For the second straight offseason, a legitimate MVP candidate was traded to the National League. The first was Mookie Betts, who went from the Boston Red Sox to the Los Angeles Dodgers prior to the 2020 season. The second is Francisco Lindor, who went from the Cleveland “Enjoy Him” Indians to the New York Mets, who actually have a chance at locking up one of baseball’s brightest smiling faces to an extension.
Betts is the favorite to take down the Most Valuable Player Award in the Senior Circuit and Lindor is one of four players tied for the fifth choice according to DraftKings Sportsbook.
Betting on the MVP is something of a crapshoot to a degree, but there are some benchmarks that pretty much have to be hit annually in order to have a good chance at impressing the voters enough to win.
Being on a good team helps. Giancarlo Stanton won the 2017 MVP for the Miami Marlins, who actually had a losing record, but Stanton hit 59 home runs that season. Bryce Harper won it in 2015 for the Washington Nationals, who came up short. Prior to that, you have to go back to Albert Pujols in 2008 for a player that won the NL MVP and fell short of the postseason.
Shy of Mike Trout in the AL, it is a much more common occurrence for the MVP to have made the playoffs. National League voters seem a little more forgiving.
As always, you want to shop around for the best odds on any and all player and team futures. We’re trying to put out a US-facing sportsbook available to most bettors, but there are offshore markets and other avenues to wager on these things. Just make sure you try to find the best odds on the player you’d like to bet.
NL MVP Odds
|Fernando Tatis Jr.||-145||-150||-170||-150|
|Fernando Tatis Jr||-170||-159|
|J T Realmuto||+15000||+20000|
NL MVP Picks & Prediction
For me, there are a handful of rules of thumb. The first is the good team thing I mentioned already. The second is that you need the ability to stand out. Splitting votes with a teammate will usually make things harder. When Cody Bellinger won in 2019, there were no other Dodgers in the top 14 of the voting. Anthony Rendon finished third and Juan Soto finished ninth. The Braves had three guys in the top 11 in Ronald Acuna Jr., Freddie Freeman, and Josh Donaldson. You have to stand out above your teammates.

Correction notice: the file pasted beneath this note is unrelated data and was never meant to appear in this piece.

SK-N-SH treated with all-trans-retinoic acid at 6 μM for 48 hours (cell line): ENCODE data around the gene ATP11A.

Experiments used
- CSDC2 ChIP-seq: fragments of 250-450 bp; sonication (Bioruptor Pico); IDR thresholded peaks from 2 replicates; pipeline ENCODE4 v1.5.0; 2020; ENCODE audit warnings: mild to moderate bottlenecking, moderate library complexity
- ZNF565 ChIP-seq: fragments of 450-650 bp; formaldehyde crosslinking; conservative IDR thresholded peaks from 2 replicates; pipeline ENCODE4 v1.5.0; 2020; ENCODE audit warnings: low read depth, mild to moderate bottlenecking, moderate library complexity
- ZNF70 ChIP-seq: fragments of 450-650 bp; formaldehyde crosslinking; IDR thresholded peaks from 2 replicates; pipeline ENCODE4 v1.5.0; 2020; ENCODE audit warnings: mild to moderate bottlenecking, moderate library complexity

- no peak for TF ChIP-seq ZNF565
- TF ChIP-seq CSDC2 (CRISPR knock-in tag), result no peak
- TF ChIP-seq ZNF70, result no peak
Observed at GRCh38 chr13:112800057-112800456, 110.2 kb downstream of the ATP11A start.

Another rule of thumb is to be a position player. Clayton Kershaw won the NL MVP in 2014. He was the first NL pitcher since Bob Gibson in 1968 to win the award. Sandy Koufax won in 1963 and Don Newcombe in 1956. Don’t bet on a pitcher. If it happens, so be it, but it probably won’t.
Juan Soto (+750)
All of the short prices are really good candidates. Juan Soto is probably the one that has the best chance to me. The +750 price makes him a co-favorite with Mookie Betts, but Soto started last season by battling COVID and then posted a 201 wRC+. That means that he more than doubled the league average offensive performance. He only played in 47 games and finished ninth in fWAR. Only Mike Yastrzemski played fewer than 55 games of the players ahead of him in that stat. Yaz got a big boost offensively because Oracle Park regularly plays as a pitcher’s park, but it did not last season.
Freddie Freeman wound up winning the MVP and certainly deserved it. He led the NL in fWAR and posted the second-highest wRC+ behind Soto’s. Freeman’s Braves made the playoffs. Soto’s Nationals did not. I’m sure that was part of the equation.
Soto should shine for a team that doesn’t have great playoff prospects, but I’m expecting regression from Trea Turner, so if the Nationals do make some noise, Soto will be front, center, and basically everywhere else that is visible. There may be a lot of Mike Trout here in the profile in that he could shine and be the best player in his respective league for a team that falls short of the postseason. That has hurt Trout before, but I don’t think it will hurt Soto. People take for granted how good Trout is. I’m not sure Soto is at that point yet.
Soto checks all of the boxes. He walks. He hits for average. He hits for power. You really need to fill up all of the categories, so one-dimensional power guys with low averages are going to be hard sells. You need balanced production.
Manny Machado (+2200)
As far as some others to consider, I’d look at Manny Machado at +2200. Obviously Fernando Tatis Jr. has grabbed all of the headlines this season with his mega contract. This is one area where I do worry about the sharing of votes and the sharing of the spotlight, but Tatis is +850 and Machado is +2200.
Machado struck out less than 15% of the time last season, so he has the chance to post a high average. He should hit for power. He’ll be on a very good team. His defense is a weapon at an important defensive position. If you ask me where the two guys end up at season’s end, I could see a scenario in which Machado has better numbers.
I normally don’t dabble a ton in these markets because they are subjective and are voted on by reporters with agendas and biases, but Soto and Machado are the two guys I’ll be looking the closest at for NL MVP.